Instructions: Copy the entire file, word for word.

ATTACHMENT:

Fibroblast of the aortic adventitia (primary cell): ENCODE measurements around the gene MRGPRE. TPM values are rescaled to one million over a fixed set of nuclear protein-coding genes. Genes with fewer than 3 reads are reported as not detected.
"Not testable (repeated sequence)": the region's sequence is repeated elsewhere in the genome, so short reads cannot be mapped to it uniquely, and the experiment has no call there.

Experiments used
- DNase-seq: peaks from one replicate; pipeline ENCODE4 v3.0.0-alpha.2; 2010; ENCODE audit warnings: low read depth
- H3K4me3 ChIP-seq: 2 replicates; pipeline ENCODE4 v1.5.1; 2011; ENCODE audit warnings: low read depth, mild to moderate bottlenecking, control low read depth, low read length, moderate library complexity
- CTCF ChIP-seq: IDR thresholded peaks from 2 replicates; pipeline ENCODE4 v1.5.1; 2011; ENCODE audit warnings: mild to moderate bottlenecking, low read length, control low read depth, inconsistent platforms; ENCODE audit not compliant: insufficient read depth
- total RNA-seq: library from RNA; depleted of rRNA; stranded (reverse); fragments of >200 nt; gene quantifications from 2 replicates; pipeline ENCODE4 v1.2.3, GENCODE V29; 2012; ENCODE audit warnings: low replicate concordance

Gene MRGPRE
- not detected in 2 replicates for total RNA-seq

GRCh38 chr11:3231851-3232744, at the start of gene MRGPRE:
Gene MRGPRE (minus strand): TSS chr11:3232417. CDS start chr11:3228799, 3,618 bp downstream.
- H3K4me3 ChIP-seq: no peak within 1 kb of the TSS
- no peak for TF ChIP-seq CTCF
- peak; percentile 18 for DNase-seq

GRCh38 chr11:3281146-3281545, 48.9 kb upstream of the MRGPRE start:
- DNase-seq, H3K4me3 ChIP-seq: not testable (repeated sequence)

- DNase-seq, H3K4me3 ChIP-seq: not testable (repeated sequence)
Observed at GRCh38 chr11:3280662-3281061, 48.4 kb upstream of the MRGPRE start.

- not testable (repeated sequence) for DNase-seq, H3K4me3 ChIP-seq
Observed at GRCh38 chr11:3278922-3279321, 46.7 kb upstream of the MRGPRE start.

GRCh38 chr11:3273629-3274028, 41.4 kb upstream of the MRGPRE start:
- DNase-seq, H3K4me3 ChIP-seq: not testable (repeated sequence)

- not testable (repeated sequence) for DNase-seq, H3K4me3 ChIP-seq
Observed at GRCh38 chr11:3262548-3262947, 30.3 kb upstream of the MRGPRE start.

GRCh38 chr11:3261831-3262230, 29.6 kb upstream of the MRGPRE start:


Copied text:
Fibroblast of the aortic adventitia (primary cell): ENCODE measurements around the gene MRGPRE. TPM values are rescaled to one million over a fixed set of nuclear protein-coding genes. Genes with fewer than 3 reads are reported as not detected.
"Not testable (repeated sequence)": the region's sequence is repeated elsewhere in the genome, so short reads cannot be mapped to it uniquely, and the experiment has no call there.

Experiments used
- DNase-seq: peaks from one replicate; pipeline ENCODE4 v3.0.0-alpha.2; 2010; ENCODE audit warnings: low read depth
- H3K4me3 ChIP-seq: 2 replicates; pipeline ENCODE4 v1.5.1; 2011; ENCODE audit warnings: low read depth, mild to moderate bottlenecking, control low read depth, low read length, moderate library complexity
- CTCF ChIP-seq: IDR thresholded peaks from 2 replicates; pipeline ENCODE4 v1.5.1; 2011; ENCODE audit warnings: mild to moderate bottlenecking, low read length, control low read depth, inconsistent platforms; ENCODE audit not compliant: insufficient read depth
- total RNA-seq: library from RNA; depleted of rRNA; stranded (reverse); fragments of >200 nt; gene quantifications from 2 replicates; pipeline ENCODE4 v1.2.3, GENCODE V29; 2012; ENCODE audit warnings: low replicate concordance

Gene MRGPRE
- not detected in 2 replicates for total RNA-seq

GRCh38 chr11:3231851-3232744, at the start of gene MRGPRE:
Gene MRGPRE (minus strand): TSS chr11:3232417. CDS start chr11:3228799, 3,618 bp downstream.
- H3K4me3 ChIP-seq: no peak within 1 kb of the TSS
- no peak for TF ChIP-seq CTCF
- peak; percentile 18 for DNase-seq

GRCh38 chr11:3281146-3281545, 48.9 kb upstream of the MRGPRE start:
- DNase-seq, H3K4me3 ChIP-seq: not testable (repeated sequence)

- DNase-seq, H3K4me3 ChIP-seq: not testable (repeated sequence)
Observed at GRCh38 chr11:3280662-3281061, 48.4 kb upstream of the MRGPRE start.

- not testable (repeated sequence) for DNase-seq, H3K4me3 ChIP-seq
Observed at GRCh38 chr11:3278922-3279321, 46.7 kb upstream of the MRGPRE start.

GRCh38 chr11:3273629-3274028, 41.4 kb upstream of the MRGPRE start:
- DNase-seq, H3K4me3 ChIP-seq: not testable (repeated sequence)

- not testable (repeated sequence) for DNase-seq, H3K4me3 ChIP-seq
Observed at GRCh38 chr11:3262548-3262947, 30.3 kb upstream of the MRGPRE start.

GRCh38 chr11:3261831-3262230, 29.6 kb upstream of the MRGPRE start: